German unity and supremacy. But, so far as the lead in the region of pure intellect was concerned, the great pioneers had nearly all gone by 1832, and the schools of thought which they had founded had begun rapidly to break up. What did remain were the Universities, and these bore on the torch. Yet even the Universities could not avert a change which was gradually setting in. After 1832 the source of the movement ceased for the time to be personality. A great policy had become merged in habit, and was now the routine of the life of the State. As a consequence, the deadening effect of officialdom had begun to make itself felt. To-day in Germany there are murmurs to be heard on many sides about the extent to which the life and freedom of the individual citizen are hemmed in by the State supervision and control which surround him, and which endure almost from the cradle to the grave. The long period of practically enforced attendance at the secondary school for him who seeks to make anything of life; the terror of failure in that leaving examination, to fail in which threatens to end the young man's career; the feeling that the effect on life of compulsory military service cannot be certainly estimated ; the State supervision and control of the citizen in later days; all these are leading some Germans to raise the question whether a great policy has not been pushed forward beyond the limits within which it must be kept if initiative and selfreliance are not to be arrested in their growth. Where we in this country are most formidable as competitors with the Germans is in our dealings with the unforeseen situations which are always suddenly arising in national life, political and commercial alike. We are trained to depend, not on the State, which gives us, perhaps, too little help, but on ourselves. So it has been notably in the story of our Colonial development. The habit of self-reliance and of looking to nothing behind for support has developed with us the capacity of individual initiative and of rule in uncivilized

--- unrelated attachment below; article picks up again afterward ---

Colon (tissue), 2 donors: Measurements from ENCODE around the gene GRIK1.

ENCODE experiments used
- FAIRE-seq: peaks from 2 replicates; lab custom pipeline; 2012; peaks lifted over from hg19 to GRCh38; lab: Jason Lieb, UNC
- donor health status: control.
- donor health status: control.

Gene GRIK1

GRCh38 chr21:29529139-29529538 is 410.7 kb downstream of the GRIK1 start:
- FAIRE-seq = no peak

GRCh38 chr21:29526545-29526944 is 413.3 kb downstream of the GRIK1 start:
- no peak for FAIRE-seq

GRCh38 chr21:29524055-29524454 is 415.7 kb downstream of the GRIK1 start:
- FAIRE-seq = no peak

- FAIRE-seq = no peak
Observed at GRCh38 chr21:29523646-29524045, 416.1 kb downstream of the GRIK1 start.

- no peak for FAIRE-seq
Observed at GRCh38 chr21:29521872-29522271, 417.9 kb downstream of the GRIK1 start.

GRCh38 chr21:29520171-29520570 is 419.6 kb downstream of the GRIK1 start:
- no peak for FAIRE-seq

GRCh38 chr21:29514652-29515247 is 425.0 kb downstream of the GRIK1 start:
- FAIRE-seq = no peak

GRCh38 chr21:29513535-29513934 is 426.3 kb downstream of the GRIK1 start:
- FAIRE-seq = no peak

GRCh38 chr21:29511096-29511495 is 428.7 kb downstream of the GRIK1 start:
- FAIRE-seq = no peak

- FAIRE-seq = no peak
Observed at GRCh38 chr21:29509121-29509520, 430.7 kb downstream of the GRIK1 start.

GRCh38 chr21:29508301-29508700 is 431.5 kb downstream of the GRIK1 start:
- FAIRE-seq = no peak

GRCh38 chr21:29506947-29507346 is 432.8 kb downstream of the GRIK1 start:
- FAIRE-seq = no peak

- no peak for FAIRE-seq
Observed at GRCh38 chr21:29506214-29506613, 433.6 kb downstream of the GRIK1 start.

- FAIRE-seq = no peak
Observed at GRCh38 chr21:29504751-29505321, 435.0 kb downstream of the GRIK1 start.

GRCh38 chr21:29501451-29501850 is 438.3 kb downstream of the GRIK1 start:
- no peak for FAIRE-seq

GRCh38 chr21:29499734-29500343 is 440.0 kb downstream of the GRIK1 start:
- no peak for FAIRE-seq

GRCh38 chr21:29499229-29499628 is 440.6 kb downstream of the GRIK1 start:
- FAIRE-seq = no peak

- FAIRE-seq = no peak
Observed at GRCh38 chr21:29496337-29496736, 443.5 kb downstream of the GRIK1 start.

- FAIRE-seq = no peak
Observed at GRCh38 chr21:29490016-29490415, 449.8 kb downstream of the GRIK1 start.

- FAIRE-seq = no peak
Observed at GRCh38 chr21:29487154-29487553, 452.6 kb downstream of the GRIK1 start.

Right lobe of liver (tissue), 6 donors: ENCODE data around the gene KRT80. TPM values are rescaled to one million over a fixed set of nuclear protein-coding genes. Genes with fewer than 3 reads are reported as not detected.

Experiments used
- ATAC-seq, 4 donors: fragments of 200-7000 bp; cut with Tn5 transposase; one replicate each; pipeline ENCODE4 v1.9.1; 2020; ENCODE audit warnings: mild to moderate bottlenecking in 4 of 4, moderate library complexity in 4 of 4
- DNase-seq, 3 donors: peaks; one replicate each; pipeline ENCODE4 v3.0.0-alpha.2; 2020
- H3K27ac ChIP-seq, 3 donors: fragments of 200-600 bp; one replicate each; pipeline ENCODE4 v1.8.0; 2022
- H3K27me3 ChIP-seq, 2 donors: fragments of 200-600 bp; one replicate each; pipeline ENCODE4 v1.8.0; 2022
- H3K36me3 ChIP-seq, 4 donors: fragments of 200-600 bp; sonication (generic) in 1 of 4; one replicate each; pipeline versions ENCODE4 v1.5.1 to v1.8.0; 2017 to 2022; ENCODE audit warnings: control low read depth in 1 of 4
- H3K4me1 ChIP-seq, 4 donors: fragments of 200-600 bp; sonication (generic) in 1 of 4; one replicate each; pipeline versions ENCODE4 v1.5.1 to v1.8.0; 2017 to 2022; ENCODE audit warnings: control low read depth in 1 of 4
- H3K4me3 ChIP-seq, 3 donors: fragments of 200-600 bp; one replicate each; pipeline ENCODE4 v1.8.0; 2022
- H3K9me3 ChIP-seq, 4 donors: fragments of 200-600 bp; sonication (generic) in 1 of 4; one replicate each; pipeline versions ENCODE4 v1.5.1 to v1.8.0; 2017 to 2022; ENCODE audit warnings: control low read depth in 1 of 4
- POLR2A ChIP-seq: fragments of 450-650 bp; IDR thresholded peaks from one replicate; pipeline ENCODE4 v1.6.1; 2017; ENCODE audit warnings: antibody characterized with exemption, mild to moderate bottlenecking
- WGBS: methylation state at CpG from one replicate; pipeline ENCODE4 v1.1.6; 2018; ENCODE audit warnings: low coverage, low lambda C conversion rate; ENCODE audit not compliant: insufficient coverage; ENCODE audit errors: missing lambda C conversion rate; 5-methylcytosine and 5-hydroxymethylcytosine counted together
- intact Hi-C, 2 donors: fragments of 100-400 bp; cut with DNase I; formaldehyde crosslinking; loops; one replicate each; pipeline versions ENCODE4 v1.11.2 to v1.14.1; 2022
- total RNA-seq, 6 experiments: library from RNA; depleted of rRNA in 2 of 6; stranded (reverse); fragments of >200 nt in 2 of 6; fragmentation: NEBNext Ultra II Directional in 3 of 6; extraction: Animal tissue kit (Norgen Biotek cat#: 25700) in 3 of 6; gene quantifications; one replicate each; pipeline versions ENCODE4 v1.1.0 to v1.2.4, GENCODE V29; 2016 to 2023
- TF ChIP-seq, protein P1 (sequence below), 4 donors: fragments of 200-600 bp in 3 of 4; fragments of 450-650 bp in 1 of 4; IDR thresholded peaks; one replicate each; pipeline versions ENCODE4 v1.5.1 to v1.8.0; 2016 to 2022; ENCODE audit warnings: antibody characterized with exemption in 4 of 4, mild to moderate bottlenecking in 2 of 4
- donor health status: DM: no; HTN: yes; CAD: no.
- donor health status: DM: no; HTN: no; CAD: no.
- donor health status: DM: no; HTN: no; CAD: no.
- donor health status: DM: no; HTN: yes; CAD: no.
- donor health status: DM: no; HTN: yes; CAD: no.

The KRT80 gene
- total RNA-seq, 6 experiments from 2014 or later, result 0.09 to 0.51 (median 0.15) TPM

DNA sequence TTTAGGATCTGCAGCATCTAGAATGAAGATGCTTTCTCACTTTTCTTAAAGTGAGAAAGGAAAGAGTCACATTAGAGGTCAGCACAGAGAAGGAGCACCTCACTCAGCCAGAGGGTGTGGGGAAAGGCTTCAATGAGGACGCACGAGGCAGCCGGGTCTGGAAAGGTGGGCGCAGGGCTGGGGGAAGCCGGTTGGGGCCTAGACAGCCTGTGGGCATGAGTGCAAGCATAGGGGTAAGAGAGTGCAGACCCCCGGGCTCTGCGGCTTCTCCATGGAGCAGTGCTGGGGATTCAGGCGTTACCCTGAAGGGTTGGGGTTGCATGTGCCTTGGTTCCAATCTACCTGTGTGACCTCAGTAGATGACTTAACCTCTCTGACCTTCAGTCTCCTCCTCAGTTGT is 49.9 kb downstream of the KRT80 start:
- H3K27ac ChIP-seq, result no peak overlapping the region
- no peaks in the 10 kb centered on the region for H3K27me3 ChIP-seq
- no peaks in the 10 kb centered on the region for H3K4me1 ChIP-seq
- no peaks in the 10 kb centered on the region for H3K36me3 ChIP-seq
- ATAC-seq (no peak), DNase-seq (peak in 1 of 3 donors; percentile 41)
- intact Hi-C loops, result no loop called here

surroundings in a way which makes some reflecting Germans pause and ask whether all is well with them. They point to our great Public Schools and compare them with their own great secondary schools. They are, many of them, asking to-day whether the German gymnasium, with its faultlessly complete system not only of teaching but of moulding youth, really compares altogether favourably with our unorganized Eton and Harrow, where learning may be loose, but where the boys rule themselves as in a small State, and are encouraged by the teachers to do so. Thus, declare some of the modern German critics, are leaders of men produced and nurtured, with the result that they rule wherever they go, and that when they migrate to distant lands they love their school and their country in a way that is not possible for the German of to-day, who has not in the same fashion known what it is to rely on himself alone.*